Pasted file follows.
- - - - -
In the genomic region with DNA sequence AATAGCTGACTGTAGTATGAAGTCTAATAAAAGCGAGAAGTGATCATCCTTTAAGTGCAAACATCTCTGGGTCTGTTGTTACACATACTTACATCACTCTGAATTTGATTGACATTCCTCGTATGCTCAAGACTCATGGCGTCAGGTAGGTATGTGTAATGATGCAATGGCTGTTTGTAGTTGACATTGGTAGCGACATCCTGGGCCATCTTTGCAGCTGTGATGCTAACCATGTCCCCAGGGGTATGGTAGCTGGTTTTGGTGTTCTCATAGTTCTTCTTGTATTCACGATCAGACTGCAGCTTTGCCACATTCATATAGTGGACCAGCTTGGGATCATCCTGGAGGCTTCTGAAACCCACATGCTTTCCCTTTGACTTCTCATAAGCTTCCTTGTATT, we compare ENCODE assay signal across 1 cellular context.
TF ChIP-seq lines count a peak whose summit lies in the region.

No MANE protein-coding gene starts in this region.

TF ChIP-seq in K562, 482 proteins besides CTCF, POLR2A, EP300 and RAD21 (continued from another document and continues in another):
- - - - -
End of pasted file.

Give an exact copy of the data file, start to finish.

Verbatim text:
In the genomic region with DNA sequence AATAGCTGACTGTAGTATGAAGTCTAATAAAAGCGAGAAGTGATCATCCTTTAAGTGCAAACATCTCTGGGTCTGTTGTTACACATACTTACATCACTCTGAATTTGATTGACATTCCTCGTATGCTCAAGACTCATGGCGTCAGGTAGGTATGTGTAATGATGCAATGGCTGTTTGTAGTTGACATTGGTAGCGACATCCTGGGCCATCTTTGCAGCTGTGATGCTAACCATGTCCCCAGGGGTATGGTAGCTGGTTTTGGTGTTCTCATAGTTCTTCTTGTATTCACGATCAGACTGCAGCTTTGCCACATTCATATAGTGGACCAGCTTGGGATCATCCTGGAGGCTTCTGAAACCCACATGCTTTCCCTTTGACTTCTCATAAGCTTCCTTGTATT, we compare ENCODE assay signal across 1 cellular context.
TF ChIP-seq lines count a peak whose summit lies in the region.

No MANE protein-coding gene starts in this region.

TF ChIP-seq in K562, 482 proteins besides CTCF, POLR2A, EP300 and RAD21 (continued from another document and continues in another):